SeaSketch for the Santa Barbara Channel

By Grace Goldberg

Right in our own backyard, the McClintock Lab has found a critical need for thoughtful marine spatial planning. The Santa Barbara Channel is home to diverse marine life, including protected species of whales, as well as a variety of human uses. For the past year the SeaSketch team has been immersed in supporting a special working group, convened by the Channel Islands National Marine Sanctuary (CINMS) focused on effective management, research and outreach surrounding one of these key human uses: marine shipping.

Data visualization at, demonstrating the need for MSP.

Data visualization at, demonstrating the need for MSP.

Over four in-person meetings, the Marine Shipping Working Group (MSWG) considered the best available science and information and collaboratively developed solutions with four key goals: (1) reduce ship strikes on whales, (2) improve air quality, (3) improve navigational safety and maintain efficiency for maritime traffic, and (4) minimize conflicts between multiple ocean users including disruption of Naval activities in the area. This type of work requires that participants have a central location to access the key information, mechanisms for both remote and in person collaboration, and a way to share their spatial and non-spatial ideas. You can learn more about the Marine Shipping Working Group, and even read their final report of recommendations and findings online (here). We configured their SeaSketch project with:

Map Viewer & Data Layers: We began filling the project with readily available public map services, hosted by NOAA and the CA Dept. of Fish and Wildlife. CINMS staff put together data layers to display management measures previously implemented in the area. Kicking off the first working group meeting, and continuing for months of remote collaboration, stakeholders and domain experts identified additional key datasets to be added to the project. The working group also determined details about how the data were presented in the project, including the minimum metadata required, appropriate symbology, and extra descriptions associated with controversial datasets.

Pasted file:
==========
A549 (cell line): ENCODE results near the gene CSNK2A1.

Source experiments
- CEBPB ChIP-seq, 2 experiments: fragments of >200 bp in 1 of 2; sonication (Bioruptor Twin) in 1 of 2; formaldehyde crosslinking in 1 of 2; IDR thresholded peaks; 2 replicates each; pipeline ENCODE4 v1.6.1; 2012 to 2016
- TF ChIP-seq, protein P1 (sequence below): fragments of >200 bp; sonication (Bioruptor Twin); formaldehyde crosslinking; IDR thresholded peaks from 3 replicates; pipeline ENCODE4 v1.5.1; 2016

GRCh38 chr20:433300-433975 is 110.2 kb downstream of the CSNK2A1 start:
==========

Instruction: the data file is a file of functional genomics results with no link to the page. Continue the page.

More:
Sketching Tools: Over the course of the process, the available sketch classes adapted to meet the needs of participants. In the end, the SeaSketch project could be used to sketch out not only shipping lanes, but multiple specific routing measures with geoprocessing scripts that transform a sketched out path into a two-way traffic scheme. When sketching out a potential Management Area, users are able to choose from a suite of possible zone types. As soon as a user clicks ‘Save’, they can analyze those plan ideas for overlap with existing infrastructure, overlap with multiple whale distribution data sets, and the potential impact to air quality related emissions.

Collaboration Tools: Forums provided a space for remote collaboration, from discussions about appropriate use of available data to feedback and deliberation on proposed management recommendations. The forums allow participants to link their posts to relevant data layers, and share spatial plans or longer external documents. In addition to keeping the conversation going remotely between meetings, the forums were also used to record meeting minutes, capturing how ideas on the map evolved through in-person meetings.

For information on putting together a SeaSketch site for your project, please contact Grace Goldberg (